Come with me into my new writing room, a place of my own. My sanctuary in troubled times. It’s just a corner in a bigger room with a desk a corner under a lower part of the ceiling that contains the pipes and ducts and such that keep the house alive. It is in the basement, below grade, where the windows are high up on the walls and the view is of pea stone and the base of a chain-link fence. Bits of primary colors can be seen from the playground next door where toddlers waddle around exploring what it means to be in this world. The walls of my little corner are painted a yellowy beige. My old blond wood desk clashes sharply with the paint. But it doesn’t matter. I was never one for beautiful vistas or stunning scenery to gaze upon while I write. I’ve always preferred closed and tucked in spaces. I’m not sure why. Maybe it’s a way to anchor my mind as it explored the vast landscape of time and culture, gender and class.
I will sit down to write in this new room for the first time in a couple of weeks. Abby, one of the guide dogs in my novel, will sleep peacefully next to Zoe and Zephyr, my two whippets, who will be curled in their beds under the heating vent in the middle of the room. I will flip open my laptop and reread Adelaide’s 1930 letters, depicting her trials and successes as the first female trainer of guide dogs for the blind. Adelaide is the inspiration for my protagonist, a woman whose background is different but whose work with dogs is the same. Through Adelaide’s letters I become outraged at the societal norm at the time for New York debutantes to have a male chaperone wherever they go. I grow angry at how the dogs were treated from being declared public nuisances to attempts at poisoning them. I feel her satisfaction at wearing “pants and big boots” and can feel the pinch in her toes when she must go back to heels. I rub the leather of the leash she has wrapped around her body and smell the odors of dog, dirt, and hay embedded in her gloves. Adelaide takes me by the hand and helps me to understand what it’s like to be blind as she has learned what it was like to be blind through her students. I start to think with my ears, not with my eyes. I am in another world, yet I remain in my little corner of my basement, my real dogs breathing deeply beside me.
In this way, my corner is much larger than the measurable square footage. In my writing room, I can have a conversation with Frederick Douglass after his speech in Elmira, NY. I can then sit with Margaret Sanger in 1965, a year before her death, when the U.S. Supreme Court legalizes birth control. When Sanger gets too tired to speak, I can sneak into Washington DC in 2017, where a woman, let’s call her Olivia, is still marching for the right to control her reproductive choices. She is marching with her young daughter in a bright pink, hand knitted pussy hat. The woman is afraid for her daughter’s future in a land that once promised so much freedom. When my back starts to ache from the walking and standing, I can leave this world all together and hang out with a Muggle in the Gryffindor dorm. I can join the fight of good over evil. Good always wins.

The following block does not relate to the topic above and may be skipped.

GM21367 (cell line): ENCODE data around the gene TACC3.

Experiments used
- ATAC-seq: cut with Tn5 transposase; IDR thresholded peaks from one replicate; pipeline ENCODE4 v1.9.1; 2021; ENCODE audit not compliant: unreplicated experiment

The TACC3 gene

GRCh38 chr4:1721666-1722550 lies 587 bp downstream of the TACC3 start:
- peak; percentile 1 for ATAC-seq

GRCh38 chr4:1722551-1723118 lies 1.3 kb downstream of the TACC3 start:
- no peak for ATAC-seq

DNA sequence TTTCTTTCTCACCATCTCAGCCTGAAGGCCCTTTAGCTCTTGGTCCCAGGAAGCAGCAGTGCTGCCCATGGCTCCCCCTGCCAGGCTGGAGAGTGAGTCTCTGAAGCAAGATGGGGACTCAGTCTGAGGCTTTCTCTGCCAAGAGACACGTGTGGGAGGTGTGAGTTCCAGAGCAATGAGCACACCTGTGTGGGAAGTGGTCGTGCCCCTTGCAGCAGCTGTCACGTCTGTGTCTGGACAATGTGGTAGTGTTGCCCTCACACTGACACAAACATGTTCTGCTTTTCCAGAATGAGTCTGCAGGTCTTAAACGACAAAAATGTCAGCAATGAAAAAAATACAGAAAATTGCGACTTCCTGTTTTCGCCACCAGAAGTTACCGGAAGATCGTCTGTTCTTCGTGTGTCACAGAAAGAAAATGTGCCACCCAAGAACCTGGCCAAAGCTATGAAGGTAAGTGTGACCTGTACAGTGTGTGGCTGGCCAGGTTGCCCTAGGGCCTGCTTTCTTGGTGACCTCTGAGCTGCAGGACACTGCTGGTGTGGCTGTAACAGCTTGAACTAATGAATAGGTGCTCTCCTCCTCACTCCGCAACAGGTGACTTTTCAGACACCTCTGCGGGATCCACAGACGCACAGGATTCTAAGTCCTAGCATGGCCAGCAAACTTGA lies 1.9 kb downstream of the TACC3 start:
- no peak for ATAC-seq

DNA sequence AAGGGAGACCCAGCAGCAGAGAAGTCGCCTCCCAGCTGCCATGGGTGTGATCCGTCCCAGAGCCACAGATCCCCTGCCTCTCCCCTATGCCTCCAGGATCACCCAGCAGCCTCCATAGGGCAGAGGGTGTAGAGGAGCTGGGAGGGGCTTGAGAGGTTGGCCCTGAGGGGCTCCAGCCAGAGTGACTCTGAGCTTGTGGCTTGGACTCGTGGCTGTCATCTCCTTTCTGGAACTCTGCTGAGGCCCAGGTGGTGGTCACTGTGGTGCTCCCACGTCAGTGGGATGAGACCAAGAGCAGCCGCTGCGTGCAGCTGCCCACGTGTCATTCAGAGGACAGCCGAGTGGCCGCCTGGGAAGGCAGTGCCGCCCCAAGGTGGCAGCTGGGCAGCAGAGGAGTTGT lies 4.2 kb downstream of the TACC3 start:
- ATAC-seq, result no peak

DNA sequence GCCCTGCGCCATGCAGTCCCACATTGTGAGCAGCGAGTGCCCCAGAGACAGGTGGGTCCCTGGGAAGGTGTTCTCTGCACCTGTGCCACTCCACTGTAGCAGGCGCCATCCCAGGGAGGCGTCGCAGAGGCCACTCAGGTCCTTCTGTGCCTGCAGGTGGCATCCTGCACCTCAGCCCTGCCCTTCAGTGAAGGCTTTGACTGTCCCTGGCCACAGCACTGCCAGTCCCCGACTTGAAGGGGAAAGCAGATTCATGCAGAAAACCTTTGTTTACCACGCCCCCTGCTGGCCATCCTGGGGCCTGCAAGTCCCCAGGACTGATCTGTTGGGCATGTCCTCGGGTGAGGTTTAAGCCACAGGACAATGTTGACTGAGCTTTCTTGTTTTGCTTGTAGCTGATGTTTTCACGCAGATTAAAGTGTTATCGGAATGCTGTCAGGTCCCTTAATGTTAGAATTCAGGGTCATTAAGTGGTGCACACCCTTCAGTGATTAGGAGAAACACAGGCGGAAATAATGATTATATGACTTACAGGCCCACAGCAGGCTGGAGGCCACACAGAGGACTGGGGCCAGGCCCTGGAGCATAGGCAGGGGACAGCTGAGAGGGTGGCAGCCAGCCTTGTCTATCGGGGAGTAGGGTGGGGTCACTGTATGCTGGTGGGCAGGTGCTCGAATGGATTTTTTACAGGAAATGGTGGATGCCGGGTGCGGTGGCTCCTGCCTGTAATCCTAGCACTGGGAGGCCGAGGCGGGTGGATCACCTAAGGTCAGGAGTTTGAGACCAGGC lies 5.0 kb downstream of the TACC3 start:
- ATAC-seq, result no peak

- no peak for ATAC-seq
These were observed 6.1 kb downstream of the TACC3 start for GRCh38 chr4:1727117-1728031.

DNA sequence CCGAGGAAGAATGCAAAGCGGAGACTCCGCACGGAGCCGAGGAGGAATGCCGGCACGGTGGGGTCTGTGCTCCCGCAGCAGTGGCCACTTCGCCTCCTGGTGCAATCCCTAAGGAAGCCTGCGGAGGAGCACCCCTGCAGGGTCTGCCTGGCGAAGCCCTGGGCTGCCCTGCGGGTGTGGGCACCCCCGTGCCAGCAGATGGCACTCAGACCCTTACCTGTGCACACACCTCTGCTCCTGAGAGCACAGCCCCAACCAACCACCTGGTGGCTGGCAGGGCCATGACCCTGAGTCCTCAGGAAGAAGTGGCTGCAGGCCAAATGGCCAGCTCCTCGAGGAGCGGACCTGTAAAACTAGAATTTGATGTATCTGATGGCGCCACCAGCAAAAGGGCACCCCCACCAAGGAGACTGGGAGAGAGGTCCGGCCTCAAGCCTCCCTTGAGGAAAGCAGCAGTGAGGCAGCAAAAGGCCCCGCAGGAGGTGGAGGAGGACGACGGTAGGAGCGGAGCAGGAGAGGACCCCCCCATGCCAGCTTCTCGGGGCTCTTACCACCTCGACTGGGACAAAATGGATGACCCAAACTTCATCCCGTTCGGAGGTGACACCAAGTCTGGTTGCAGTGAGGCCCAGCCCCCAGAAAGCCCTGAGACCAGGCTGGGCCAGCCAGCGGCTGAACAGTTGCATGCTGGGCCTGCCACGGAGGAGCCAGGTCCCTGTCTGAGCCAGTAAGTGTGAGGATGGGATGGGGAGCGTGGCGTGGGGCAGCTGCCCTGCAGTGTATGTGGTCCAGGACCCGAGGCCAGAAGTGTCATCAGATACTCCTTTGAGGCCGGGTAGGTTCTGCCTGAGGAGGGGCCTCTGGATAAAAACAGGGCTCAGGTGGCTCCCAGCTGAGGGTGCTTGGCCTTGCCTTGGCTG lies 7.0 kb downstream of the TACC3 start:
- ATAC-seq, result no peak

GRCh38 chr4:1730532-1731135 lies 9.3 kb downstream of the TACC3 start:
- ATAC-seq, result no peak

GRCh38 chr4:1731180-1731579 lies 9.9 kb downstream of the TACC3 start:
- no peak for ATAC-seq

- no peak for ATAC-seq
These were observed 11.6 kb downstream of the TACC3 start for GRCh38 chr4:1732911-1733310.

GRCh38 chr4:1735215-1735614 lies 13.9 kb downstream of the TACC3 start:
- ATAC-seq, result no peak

Though my writing room is my space , where I prefer to be left alone, it is a vast and wondrous place. Its very air invites exploration and questioning. It is where I try to understand the motives of others to capture them for my pages. It is where my mind is open in attempt to see all sides of an individual –their strengths, their weaknesses, their consistent inconsistencies so they will be round and full as they navigate their worlds. There is not room to hate for the sake of hating for then my vast writing space grows quite small and tight, a place that is more suffocating than free. Do my characters hate? Yes. Are some of my characters unlikeable? Yes. But we all still manage to coexist despite our different practices and beliefs.
Zephyr howls in his sleep, startling out of my fictional world and Abby, Adelaide, Frederick, Olivia, and Margaret retreat. I’m left with the yellowy walls, my old desk, and my sleeping hounds, but my heart and mind are expansive and full. I have a greater understanding of some things. I can walk out into the world with some knowledge of the “other” and of that which is foreign to me. I am open to the world around me and that brings me peace.
This is our greatest capacity as writers, to imagine worlds not our own. Writers write about times not our own, places not our own, genders not our own, faiths not our own. Female writers write male characters. White writers write black characters. Gay writers right straight characters. This is what we do. Our writing spaces are crowded with the “other.” We welcome them. We talk to them, listen to them, and try to understand their points of view. We nod in agreement. We ask questions when we don’t understand. We attempt to put them all, be it black, male, gay, or Muslim, on the page. We will fail, but we will also succeed. We will become stronger because of them. We will be a better people because we will gain a little insight into someone not quite like ourselves.
I wish this ability on everyone.